A little over a month ago I upgraded to Adobe’s new suite of products, Creative
Suite 4 Master Collection. I wanted to wait until I got to use it awhile before providing my two cents.
The reason I went with Master Collection is that it is the only way to get all the apps I needed, InDesign, Dreamweaver, Flash, Illustrator and Photoshop, without purchasing at least one of the products separately for an exorbitant price.
Anyway, priced at $2499 (much less and quite reasonable for upgrades), considering all you get in the box, it is a good deal. Here is what is included in Master Collection:
Plus a bunch of other utilities and somewhat useful stuff.
Installing the collection requires a commitment in itself, a several-hour process. One of the things that always irks me about installing new Adobe software is that you are never allowed to keep the setting and preference changes you made in previous versions. Instead of actually upgrading your existing version, a whole new set of apps is installed.
Ok. I understand that this is done for document compatiblity reasons, in case for some reason or another existing documents are not compatible with the new apps. But how difficult would it be to have the installation program look at your current apps and carry your preferences over to the new software?
Overall, the new interface is prettier and friendlier (I skipped CS3, so CS4 seems pretty different.). However, I hate it when things get moved around or changed for no apparent reason. For example, in Photoshop, I am used to right-clicking to get to Image Size. This is very handy when resizing a lot of images for a Website. Now the only way to get to Image Size is from the Image menu. There are a lot of little nuances like this that are not only annoying but also slow you down. For those of us who keep our heads buried in our work, performing routine tasks over and over without thinking about them, these changes cause us to retrain ourselves. A real drag.
(Microsoft is, of course, the worst when it comes making interfaces so different that it causes you to relearn the software. Office 2007 for Windows and 2008 for Mac are almost unworkable.)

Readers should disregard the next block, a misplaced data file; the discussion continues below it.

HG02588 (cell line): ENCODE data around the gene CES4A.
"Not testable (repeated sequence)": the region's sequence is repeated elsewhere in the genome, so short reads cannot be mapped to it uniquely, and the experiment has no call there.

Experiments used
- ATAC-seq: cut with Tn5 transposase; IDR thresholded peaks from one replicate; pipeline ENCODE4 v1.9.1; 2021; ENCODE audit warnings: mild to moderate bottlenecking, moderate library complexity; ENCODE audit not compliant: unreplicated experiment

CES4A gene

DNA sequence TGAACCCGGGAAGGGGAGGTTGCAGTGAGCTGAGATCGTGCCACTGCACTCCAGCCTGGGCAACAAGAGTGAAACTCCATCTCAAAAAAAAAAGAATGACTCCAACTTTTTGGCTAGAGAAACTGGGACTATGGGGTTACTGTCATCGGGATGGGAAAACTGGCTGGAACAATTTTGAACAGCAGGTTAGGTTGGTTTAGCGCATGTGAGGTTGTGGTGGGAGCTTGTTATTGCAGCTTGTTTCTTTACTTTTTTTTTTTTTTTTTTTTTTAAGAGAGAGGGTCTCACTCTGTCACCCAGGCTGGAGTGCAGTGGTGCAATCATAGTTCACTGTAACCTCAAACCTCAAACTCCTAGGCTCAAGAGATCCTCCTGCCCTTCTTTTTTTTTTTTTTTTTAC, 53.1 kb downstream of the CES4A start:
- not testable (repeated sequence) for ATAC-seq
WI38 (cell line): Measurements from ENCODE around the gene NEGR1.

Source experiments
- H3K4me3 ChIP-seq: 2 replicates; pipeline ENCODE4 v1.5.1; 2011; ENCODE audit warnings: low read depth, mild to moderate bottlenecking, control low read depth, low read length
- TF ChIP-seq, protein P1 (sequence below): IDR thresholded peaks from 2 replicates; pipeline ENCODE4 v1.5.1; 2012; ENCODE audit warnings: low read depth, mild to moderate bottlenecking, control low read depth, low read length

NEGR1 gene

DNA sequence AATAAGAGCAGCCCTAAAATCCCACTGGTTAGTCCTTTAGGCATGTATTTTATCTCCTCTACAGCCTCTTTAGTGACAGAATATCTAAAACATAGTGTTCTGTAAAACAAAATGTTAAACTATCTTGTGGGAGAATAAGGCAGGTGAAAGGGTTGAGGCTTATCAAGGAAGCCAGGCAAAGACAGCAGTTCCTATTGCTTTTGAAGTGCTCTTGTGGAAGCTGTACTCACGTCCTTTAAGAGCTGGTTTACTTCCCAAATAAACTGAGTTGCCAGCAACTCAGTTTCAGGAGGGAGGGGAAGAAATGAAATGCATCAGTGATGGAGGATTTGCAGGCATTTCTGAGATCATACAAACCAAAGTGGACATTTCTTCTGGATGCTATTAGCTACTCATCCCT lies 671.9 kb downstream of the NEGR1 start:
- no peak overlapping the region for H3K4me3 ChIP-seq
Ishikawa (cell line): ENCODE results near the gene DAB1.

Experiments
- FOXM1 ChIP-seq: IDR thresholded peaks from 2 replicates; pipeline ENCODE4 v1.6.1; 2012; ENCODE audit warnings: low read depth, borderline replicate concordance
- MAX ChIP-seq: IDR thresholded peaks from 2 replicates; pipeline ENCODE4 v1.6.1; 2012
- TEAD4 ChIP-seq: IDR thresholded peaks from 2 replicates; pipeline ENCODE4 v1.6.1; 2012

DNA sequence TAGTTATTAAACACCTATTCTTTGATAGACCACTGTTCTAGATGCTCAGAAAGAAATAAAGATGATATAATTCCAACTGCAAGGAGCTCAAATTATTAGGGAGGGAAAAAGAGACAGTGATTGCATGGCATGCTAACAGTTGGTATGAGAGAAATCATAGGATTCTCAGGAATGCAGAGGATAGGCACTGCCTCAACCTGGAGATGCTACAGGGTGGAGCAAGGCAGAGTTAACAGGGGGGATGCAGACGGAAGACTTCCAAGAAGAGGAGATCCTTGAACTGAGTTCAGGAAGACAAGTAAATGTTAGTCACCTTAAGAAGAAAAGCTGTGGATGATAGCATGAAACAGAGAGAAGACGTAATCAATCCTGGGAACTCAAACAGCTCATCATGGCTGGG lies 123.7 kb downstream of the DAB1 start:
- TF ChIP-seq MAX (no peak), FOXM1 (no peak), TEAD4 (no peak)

At least a bunch of new features takes some of the sting out of the installation and interface change woes. Listing them all here would make this post long and dull, so I will go over a few that I find particually helpful. (You can get a description of all the new features in each application on Adobe’s Website, at www.adobe.com, and there is a good review of Master Collection on surfbits.com at http://www.surfbits.com/?p=1877.)
Perhaps Dreamweavers most usable new feature is InContext, which allows you define regions on a page that can be edited from within a Web browser. A description of InContext is posted at http://commtechwatch.com/?p=187. So I won’t recreate it here. However, I do find it interesting that the phrase “Free Preview” has been added to the InContext description on Adobe’s Website (wasn’t there a month ago), which suggests that this “feature” will soon become a service you have to pay for.
Another pretty useful feature in Dreamweaver is Live View, which allows you to see what your page looks like without switching to a browser.
InDesign has a lot of new stuff. Here is a review from Communications Technology Watch, http://commtechwatch.com/?p=121
Photoshop has several highend enhancements, such as 3D painting and scaling and Content Aware Scaling. However, if you are like me and use photoshop primarily for correcting and scaling images for print media and Websites, you won’t get much use out of these. I’m more disappointed in the ways the interface has been changed, causing me to adapt the way I work, than I am impressed with the new stuff. But I am sure some folks will get great use from them.
After all is said and done, the upgrade was worth it. I’ll get over the small disappointments. I left out a lot of great new features that will, undoubtedly, allow me to wow my clients and prospective clients–once I learn how to use them.
Bill Harrel – www.williamharrel.com